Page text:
3D Printer Calibration: Quick and Simple Guide to Calibrate A 3D Printer

Among all the difficult settings, the one that nudges the most is the calibration settings of a 3D printer. Although these days, manufacturers are welcoming the idea of automated calibration, learning about how 3D printer calibration works is a must for every serious user.

The nuances of possibilities can only be exploited when one knows everything about the working of a 3D printer, including calibration. While this is one of the most important settings that decide the final print result, it also is helpful in achieving a variety of results and solutions.

Knowing how to calibrate a 3D printer may sound tricky at first. However, the good news is that the settings are mostly repetitive. Once you have gathered the expertise to calibrate one motor, the rest would fall in a similar fashion, hence, making it easier for you to complete the job.

What is 3D Printer Calibration?

Every setting plays an important role in reaching the desired output with 3D Printer. The same goes for the calibration settings. A 3D printer when not calibrated properly can even end up creating failed prints.

There is a lot of things that depend on this setting. Mostly, it drives the parts towards higher accuracy. Without accuracy, your designs won’t be useful at all. And, this can only be achieved if you played well with the calibration settings.

The setting decides the readings of the 3D printer laid against a standard to ensure the consistent accuracy of the machine.

How to Calibrate a 3D Printer?

These are some of the steps you would require for calibrating your machine. Follow the stepwise for the best results.

Proper Deposition of First Layer

3D printing first layer

The first layer is very important to ensure that the entire print is problem-free. If the nozzle placed too close to the print bed, the first layer may squeeze too much, destroying the entire print.

You may have to cancel the print in such a scenario. On the other hand, if the nozzle is set too far, first layer adhesion would be a huge challenge. If that is the case, the print would fail anywhere in between. So, starting to level the first layer is what you should focus at first.

The question is: how to level that? This can be done by working and fine-tuning the Z offset. The Z offset value instructs the 3D printer about the distance to maintain while moving the Z-axis from the bed.

Thankfully, you do not have to do a lot of work for this setting. The majority of the 3D printers let you set a value directly in the settings.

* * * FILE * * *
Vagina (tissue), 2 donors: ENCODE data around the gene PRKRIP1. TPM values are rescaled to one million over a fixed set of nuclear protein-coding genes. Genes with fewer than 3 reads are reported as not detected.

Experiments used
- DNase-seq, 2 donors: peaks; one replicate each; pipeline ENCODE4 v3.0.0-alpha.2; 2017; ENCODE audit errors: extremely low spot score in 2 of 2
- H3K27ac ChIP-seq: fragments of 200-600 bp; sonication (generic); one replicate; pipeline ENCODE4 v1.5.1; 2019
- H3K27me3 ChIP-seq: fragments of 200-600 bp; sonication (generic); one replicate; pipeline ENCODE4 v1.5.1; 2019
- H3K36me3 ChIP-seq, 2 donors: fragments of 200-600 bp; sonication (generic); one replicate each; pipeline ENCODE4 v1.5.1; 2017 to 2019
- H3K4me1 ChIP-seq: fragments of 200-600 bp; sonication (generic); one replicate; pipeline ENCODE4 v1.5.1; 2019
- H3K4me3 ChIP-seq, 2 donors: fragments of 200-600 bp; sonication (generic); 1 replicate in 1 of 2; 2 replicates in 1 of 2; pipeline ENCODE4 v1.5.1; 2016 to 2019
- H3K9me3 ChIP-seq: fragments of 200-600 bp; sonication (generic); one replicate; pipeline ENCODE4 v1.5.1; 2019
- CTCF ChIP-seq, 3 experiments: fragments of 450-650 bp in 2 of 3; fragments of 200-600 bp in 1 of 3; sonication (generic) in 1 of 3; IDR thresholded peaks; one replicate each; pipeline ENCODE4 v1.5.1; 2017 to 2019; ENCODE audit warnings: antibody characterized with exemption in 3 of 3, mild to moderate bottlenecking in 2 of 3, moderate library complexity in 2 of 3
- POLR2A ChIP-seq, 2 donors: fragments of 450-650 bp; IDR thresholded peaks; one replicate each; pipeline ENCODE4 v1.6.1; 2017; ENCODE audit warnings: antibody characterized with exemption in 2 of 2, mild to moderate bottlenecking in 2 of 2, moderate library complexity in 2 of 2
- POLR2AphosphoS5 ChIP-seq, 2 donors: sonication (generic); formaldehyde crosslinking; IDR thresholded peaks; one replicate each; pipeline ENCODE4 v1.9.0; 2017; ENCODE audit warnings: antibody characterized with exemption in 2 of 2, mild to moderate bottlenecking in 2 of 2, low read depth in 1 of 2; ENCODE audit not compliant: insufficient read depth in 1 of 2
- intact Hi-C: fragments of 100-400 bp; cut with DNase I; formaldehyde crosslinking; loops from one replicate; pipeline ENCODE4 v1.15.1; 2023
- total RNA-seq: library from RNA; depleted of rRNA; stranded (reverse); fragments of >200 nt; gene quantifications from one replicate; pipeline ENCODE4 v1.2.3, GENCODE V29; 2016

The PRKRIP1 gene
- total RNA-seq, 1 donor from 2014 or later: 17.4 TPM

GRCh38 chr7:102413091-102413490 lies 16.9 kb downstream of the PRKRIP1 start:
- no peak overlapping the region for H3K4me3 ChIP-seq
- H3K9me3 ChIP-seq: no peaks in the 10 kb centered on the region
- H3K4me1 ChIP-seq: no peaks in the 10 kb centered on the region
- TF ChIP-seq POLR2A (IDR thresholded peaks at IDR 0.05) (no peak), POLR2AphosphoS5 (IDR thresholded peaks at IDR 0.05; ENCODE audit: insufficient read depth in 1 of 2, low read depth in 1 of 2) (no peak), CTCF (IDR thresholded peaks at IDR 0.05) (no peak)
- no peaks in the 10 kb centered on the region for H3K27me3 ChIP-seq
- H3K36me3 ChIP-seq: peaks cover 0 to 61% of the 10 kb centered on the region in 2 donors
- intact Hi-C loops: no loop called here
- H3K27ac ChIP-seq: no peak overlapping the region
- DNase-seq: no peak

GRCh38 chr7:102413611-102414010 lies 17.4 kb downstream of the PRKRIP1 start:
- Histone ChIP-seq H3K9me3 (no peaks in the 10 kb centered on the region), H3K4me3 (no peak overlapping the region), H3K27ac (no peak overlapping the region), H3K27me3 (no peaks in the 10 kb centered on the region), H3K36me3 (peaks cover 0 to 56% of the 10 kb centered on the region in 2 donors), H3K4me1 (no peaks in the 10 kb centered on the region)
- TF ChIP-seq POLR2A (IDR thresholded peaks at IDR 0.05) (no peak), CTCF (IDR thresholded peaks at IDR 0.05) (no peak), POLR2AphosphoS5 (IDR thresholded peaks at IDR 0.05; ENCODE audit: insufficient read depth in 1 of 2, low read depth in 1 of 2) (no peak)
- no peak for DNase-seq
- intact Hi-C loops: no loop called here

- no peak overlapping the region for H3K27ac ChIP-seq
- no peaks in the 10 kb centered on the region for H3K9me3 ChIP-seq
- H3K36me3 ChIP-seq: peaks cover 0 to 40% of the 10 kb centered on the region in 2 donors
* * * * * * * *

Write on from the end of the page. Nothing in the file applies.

You start with the recommended values, however, with time, you must decide if the settings are working perfectly or you would need to make smaller changes to the value and see for yourself. If the first layer starts squeezing, increase the Z offset.

Or, if the first later isn’t staying on firmly on the bed, lower the Z offset. And, you would know which setting works best for your specific 3D printer.

Fine Tuning the Stepper Motor

Fine Tuning the Stepper Motor

Stepper motors are the ones that guide the axes and extruders to move the specific distance. This further helps in obtaining precise results. In terms of a 3D printer, the stepper motor is the one that drives the relationship between the steps taken and the distance actually covered. This is carried in a few steps.

Preparing the Values

We start by calibrating the extruder. This means that you must ensure that the extruder is depositing the correct amount of filament every time. But first, you need the current printer’s settings which can be retrieved by sending command M503 to your 3D printer.

Using this command, you would receive some output and part of which would tell you the steps per unit. You would require this value further. So, keep the note of it.

Among the output, the three units from start would tell you the number of steps taken by the stepper motors for moving 1 mm along X, Y, and Z directions, respectively. Although this value isn’t needed right away, you may need it later. So, keep them handy.

As of now, we must work on the last value. This value determines the number of steps the extruder takes per mm of the filament extruded from the nozzle.

To start with the process, feed a small amount of filament and keep marking on the extruder right make note of the distance measuring from the of the extruder until you reached the previously marked point.

By subtracting the previous marked value on the extruder to the currently marked value, you will know the amount of filament extruded. If this difference is 10 mm, then you do not need to calibrate the extruder as it already is. If this isn’t the case, you must calibrate the extruder.

The correct value can be determined by multiplying the last value from the 3D printer’s output string by 10 and dividing it with the difference value obtained by extruding the filament.

This value is the correct steps per mm. For greater precision, you can even obtain this value a few numbers of times and use the average to get to the most suitable value.

Calibrating the Extruder

Once you have obtained the right value for steps per mm, you must send it to the 3D printer. To do so, you can use command M90 E(The determined value). Later save this value by sending the command: M500.

Calibrating the Axes

Now, it’s time to calibrate the axes. Thankfully, it is similar to calibrating the extruder, however, you would need a 3D printer for that. You can use a pre-existing model or can design yourself.

So, print the model first and take measurement of dimensions for each axis as we did for the extruder.

This time, replace the difference in the extruder by the measurement for the axis, the number 10 by your target value and the last measurement from the 3D printer’s output string by the first three values of the string, as discussed earlier. Later send the same M92 command to the printer and save the same by using M500.